What are the “Terms, Conditions, or Privileges of Employment” Referred to in Title VII and Why it Matters
“Adverse employment action” is judicial shorthand for determining whether a plaintiff has demonstrated that an employer’s action sufficiently affected the employee’s “compensation, terms, conditions, or privileges of employment.” This is a crucial element to sustain a § 703 claim under Title VII of the Civil Rights Act of 1964. However, what does “adverse employment action” really mean and how much harm must be alleged to satisfy the § 703 harm element? Examples of employer actions that are clearly adverse include denying a position to an employee who meets the minimum qualifications, decreasing employee compensation or denying an employee a raise, or demoting an employee. Jurisdictions differ on the type of adverse employment action that must be shown to state a claim of discrimination under Title VII.
A writ of certiorari has been filed in Peterson v. Linear Controls asking the Supreme Court to rule on this issue: whether the “terms, conditions, or privileges of employment” covered by § 703(a)(1) of Title VII of the Civil Rights Act of 1964 are limited only to hiring, firing, promotions, compensation and leave. A ruling would provide clarity and consistency throughout the country on this critical issue.
In that case, Peterson, an African-American, brought suit against his former employer alleging, among other things, that he suffered racial discrimination when Linear Controls segregated the ten person work crew to which he was assigned. He claimed that the 5 black workers had to work outside and were denied water breaks, while the 5 white employees were assigned to work inside with air conditioning and were given water breaks. In keeping with its precedent, the Fifth Circuit affirmed the grant of summary judgment in favor of Linear Controls holding that to establish discrimination under Title VII, the conduct must impact an “ultimate employment decision,” limited only to those that concern hiring, leave, discharge, promotions and compensation. Because the complaint related only to an alleged discriminatory work assignment, the Court concluded that Peterson’s claim failed.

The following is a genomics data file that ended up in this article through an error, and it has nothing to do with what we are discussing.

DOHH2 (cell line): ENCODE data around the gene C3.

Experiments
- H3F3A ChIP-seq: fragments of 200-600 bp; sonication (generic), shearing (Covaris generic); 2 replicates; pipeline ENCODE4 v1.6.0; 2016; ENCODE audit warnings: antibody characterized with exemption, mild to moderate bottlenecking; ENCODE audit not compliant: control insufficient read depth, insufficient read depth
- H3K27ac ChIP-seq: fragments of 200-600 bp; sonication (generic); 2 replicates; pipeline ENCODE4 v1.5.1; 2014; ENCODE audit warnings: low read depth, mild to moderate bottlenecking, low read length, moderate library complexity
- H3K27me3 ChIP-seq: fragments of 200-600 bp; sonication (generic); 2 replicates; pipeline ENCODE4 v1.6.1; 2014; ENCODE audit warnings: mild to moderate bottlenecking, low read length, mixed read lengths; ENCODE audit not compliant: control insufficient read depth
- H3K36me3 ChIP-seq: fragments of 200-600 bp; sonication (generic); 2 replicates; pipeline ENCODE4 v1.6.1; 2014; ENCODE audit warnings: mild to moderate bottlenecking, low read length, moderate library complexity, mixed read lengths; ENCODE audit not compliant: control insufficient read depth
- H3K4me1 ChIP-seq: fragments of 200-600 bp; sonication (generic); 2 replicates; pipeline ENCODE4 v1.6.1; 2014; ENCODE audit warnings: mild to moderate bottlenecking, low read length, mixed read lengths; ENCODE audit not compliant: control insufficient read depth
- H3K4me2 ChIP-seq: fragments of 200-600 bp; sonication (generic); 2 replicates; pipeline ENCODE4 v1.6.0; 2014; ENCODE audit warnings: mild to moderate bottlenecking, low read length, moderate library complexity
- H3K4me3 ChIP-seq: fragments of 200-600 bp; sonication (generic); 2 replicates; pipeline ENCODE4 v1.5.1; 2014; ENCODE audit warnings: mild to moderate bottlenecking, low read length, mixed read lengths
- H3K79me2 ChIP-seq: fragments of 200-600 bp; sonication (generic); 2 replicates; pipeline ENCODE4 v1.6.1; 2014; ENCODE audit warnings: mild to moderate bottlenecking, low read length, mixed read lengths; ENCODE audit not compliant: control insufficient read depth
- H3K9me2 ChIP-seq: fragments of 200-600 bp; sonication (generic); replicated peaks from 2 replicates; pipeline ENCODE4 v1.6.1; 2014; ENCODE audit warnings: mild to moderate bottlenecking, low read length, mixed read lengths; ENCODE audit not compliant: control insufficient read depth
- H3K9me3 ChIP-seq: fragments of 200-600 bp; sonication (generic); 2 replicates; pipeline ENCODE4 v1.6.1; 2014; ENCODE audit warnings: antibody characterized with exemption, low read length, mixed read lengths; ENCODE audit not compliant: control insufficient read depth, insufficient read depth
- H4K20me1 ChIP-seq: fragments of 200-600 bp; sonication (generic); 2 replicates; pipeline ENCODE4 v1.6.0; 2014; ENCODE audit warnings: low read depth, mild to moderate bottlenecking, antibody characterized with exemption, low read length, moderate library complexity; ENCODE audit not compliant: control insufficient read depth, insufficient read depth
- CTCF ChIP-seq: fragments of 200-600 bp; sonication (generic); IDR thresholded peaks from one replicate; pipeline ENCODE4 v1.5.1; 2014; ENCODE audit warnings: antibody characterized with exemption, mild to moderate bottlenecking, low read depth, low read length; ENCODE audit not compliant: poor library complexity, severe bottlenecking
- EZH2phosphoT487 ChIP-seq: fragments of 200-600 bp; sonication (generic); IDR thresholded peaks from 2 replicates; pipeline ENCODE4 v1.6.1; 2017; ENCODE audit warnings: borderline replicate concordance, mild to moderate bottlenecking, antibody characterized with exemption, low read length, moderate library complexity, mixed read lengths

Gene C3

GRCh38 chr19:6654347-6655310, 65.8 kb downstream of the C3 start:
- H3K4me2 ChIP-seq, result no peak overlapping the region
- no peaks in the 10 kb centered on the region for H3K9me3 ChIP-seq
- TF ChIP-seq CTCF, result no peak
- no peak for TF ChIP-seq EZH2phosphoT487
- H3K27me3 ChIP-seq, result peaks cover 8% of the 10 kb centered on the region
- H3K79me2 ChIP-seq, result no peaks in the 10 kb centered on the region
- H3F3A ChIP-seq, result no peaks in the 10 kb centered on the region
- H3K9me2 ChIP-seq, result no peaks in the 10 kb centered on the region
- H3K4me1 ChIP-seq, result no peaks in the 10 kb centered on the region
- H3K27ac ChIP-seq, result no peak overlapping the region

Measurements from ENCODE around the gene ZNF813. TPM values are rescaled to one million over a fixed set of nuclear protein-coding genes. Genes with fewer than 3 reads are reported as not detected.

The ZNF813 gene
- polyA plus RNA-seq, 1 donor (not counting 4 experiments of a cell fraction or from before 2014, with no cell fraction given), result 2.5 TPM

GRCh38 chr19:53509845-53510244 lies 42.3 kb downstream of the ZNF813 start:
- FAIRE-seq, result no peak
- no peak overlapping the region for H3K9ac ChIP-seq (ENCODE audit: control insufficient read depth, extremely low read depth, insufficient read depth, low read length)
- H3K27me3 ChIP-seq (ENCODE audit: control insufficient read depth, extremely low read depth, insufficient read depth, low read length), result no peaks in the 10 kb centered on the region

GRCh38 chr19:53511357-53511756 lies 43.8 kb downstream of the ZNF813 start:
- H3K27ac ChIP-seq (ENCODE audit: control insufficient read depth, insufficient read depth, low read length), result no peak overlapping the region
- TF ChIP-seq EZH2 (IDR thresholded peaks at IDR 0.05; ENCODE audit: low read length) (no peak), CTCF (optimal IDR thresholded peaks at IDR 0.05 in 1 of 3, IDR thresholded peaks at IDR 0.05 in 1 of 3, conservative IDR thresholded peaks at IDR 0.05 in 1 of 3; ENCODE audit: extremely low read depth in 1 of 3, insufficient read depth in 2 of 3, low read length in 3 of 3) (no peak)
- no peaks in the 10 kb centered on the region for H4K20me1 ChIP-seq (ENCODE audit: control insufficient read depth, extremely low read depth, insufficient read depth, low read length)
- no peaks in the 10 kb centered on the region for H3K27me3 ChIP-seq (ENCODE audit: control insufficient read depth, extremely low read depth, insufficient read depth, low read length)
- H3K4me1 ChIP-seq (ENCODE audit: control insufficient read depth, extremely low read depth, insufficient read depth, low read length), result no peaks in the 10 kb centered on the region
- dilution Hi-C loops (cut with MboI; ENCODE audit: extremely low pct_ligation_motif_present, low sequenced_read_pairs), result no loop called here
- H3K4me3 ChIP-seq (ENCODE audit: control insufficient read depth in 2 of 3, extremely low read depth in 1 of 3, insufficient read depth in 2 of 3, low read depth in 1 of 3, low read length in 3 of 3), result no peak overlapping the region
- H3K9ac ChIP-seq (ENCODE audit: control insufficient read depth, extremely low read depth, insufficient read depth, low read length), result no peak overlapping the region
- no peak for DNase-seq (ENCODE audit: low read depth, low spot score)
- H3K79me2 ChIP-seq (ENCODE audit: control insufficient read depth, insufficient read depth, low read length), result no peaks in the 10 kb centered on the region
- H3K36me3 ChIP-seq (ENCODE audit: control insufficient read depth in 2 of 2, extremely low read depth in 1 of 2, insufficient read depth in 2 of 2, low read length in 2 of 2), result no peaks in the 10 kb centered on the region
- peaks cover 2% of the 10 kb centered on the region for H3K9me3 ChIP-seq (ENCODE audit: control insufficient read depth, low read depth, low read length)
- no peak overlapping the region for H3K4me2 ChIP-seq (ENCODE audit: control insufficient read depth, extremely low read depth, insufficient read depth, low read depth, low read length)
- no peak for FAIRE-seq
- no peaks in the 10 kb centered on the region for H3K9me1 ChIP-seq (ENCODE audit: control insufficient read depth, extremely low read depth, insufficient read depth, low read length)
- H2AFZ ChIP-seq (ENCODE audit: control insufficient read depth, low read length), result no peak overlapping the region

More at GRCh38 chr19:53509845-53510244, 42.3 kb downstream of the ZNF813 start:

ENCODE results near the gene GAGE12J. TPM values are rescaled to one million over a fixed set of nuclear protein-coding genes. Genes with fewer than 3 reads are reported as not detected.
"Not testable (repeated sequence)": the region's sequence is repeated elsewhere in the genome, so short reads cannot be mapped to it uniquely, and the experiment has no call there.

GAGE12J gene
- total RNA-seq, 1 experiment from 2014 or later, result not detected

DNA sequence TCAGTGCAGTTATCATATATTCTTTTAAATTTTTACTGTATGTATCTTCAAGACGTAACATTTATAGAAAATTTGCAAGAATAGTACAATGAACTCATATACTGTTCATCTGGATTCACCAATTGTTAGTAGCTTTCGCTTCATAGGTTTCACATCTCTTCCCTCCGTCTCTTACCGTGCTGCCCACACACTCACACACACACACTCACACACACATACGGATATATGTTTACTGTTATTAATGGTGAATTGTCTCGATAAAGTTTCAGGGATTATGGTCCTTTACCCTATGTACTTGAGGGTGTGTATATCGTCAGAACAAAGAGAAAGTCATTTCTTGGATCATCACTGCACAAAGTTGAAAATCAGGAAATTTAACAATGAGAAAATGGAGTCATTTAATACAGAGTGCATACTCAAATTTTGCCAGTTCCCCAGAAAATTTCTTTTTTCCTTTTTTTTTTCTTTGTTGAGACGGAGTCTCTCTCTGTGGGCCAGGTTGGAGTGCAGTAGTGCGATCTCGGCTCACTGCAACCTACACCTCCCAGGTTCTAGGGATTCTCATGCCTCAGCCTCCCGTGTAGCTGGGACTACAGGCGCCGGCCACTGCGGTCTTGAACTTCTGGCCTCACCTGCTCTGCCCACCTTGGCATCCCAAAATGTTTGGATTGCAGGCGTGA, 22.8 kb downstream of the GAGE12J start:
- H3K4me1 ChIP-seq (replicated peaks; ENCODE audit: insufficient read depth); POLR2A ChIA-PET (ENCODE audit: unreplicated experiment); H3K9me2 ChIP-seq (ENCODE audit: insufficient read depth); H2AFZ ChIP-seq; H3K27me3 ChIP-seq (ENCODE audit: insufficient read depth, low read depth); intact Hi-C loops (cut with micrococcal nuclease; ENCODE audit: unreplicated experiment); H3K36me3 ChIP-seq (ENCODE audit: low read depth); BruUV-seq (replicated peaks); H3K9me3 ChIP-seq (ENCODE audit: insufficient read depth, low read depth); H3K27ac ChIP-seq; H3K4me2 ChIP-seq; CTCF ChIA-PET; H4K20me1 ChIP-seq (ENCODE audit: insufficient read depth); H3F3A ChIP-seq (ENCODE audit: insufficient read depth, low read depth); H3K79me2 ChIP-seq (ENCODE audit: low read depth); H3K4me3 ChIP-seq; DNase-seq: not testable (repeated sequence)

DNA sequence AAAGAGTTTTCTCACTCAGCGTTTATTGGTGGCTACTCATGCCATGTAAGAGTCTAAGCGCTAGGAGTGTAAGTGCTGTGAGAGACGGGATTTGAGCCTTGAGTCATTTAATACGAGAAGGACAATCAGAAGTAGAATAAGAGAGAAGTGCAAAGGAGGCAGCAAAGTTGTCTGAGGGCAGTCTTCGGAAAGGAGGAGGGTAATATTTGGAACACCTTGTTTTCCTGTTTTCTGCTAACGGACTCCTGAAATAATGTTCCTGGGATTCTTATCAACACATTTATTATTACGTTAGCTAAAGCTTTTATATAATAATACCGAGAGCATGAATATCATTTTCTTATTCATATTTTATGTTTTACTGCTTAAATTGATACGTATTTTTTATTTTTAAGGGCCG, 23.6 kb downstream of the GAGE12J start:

While it is plain that the “terms, conditions, or privileges of employment” do not include every employment decision that makes an employee unhappy, the Fifth Circuit, along with the Third and the Eleventh, have taken a restrictive approach to the issue, concluding that Title VII only reaches matters that affect the employee’s pocketbook. On the other hand, the Second, Sixth, Seventh, Eighth, Ninth and Tenth Circuits have interpreted the phrase more broadly. And the Second and Seventh Circuits have ruled that discriminatory work assignments are violations of Title VII, while the Third and Fifth Circuits have concluded that they are not.
If the Supreme Court were to take the case and rule on the issue, it could potentially impact how the federal courts in all of the circuits interpret Title VII and provide a common understanding and uniform application of Title VII’s prohibition on discrimination.
**The information provided does not, and is not intended to, constitute legal advice.